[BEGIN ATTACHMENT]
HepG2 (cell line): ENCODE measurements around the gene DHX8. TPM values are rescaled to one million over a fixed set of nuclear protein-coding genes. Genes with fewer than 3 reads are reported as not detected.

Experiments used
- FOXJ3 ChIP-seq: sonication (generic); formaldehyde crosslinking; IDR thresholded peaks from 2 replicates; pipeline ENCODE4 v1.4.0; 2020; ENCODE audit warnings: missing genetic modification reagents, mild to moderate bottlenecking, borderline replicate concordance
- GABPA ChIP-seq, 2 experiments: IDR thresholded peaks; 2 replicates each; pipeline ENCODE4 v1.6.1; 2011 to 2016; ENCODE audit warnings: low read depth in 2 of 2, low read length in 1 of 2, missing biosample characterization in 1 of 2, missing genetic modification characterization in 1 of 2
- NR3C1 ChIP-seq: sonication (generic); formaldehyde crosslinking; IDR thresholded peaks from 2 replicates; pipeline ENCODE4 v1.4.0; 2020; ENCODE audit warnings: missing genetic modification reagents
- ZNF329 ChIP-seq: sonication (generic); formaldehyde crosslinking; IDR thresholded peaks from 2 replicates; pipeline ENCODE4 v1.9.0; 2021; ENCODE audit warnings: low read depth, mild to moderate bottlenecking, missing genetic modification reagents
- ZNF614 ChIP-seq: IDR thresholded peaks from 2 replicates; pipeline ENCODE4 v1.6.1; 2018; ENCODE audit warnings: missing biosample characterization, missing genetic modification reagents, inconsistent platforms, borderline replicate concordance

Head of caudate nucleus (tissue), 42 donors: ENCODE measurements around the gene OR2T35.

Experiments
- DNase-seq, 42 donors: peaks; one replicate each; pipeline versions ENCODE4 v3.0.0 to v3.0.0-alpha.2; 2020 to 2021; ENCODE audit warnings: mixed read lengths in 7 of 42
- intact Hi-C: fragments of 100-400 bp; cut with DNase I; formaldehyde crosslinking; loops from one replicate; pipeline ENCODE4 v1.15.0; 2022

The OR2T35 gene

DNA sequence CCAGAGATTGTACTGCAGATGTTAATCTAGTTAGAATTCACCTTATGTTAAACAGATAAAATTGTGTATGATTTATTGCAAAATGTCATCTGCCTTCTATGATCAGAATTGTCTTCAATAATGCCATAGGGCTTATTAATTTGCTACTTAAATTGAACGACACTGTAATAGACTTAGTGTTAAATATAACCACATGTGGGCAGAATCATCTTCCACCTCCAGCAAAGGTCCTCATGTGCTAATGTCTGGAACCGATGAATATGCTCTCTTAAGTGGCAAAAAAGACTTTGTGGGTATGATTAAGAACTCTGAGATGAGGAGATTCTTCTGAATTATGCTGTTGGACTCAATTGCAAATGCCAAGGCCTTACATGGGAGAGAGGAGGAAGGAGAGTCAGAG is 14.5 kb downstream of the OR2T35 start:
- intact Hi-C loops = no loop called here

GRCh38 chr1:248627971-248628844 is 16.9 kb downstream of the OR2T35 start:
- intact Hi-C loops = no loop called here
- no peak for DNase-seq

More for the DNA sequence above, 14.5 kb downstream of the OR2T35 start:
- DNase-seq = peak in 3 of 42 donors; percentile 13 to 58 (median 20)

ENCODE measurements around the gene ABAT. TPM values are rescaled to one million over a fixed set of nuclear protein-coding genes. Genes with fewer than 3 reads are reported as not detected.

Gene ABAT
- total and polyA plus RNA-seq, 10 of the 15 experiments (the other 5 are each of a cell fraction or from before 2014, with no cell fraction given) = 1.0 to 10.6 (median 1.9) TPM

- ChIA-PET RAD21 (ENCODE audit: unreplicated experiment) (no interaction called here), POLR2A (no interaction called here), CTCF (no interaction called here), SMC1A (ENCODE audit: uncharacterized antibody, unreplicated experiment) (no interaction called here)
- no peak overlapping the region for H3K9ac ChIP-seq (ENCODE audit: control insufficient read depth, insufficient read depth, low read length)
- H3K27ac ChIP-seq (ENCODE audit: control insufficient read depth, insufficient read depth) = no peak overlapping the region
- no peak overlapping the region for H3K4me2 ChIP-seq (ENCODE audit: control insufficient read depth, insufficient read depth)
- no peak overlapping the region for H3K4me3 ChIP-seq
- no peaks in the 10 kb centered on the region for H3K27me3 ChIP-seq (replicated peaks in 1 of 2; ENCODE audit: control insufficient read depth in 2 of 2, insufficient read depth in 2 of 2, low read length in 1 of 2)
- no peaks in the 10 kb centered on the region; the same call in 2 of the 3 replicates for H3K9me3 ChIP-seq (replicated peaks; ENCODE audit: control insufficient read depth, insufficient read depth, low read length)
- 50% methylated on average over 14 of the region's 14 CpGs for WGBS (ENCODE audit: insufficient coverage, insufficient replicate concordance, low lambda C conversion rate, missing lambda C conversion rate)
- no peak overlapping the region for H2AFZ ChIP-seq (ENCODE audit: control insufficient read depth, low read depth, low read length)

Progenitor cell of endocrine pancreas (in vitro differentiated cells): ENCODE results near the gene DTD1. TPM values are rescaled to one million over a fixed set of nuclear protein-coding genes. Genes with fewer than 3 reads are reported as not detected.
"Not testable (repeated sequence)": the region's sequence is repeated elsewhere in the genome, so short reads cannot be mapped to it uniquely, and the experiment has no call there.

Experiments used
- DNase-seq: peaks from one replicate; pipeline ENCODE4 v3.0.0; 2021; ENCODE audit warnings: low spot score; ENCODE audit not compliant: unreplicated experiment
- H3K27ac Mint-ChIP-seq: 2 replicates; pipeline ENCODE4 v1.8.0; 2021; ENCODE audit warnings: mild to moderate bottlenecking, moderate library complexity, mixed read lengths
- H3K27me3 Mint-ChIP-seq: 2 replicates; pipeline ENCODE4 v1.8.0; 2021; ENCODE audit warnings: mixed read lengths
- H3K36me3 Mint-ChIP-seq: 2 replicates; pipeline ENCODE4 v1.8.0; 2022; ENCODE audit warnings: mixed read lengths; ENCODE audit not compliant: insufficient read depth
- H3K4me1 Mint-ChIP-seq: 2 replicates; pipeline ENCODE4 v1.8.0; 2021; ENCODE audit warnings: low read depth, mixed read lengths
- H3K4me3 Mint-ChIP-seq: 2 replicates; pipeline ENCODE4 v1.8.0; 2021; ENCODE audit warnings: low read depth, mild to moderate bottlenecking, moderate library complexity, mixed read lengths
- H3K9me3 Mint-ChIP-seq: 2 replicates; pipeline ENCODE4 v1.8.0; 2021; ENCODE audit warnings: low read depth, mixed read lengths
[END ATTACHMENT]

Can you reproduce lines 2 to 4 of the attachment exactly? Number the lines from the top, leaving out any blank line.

Experiments used
- FOXJ3 ChIP-seq: sonication (generic); formaldehyde crosslinking; IDR thresholded peaks from 2 replicates; pipeline ENCODE4 v1.4.0; 2020; ENCODE audit warnings: missing genetic modification reagents, mild to moderate bottlenecking, borderline replicate concordance
- GABPA ChIP-seq, 2 experiments: IDR thresholded peaks; 2 replicates each; pipeline ENCODE4 v1.6.1; 2011 to 2016; ENCODE audit warnings: low read depth in 2 of 2, low read length in 1 of 2, missing biosample characterization in 1 of 2, missing genetic modification characterization in 1 of 2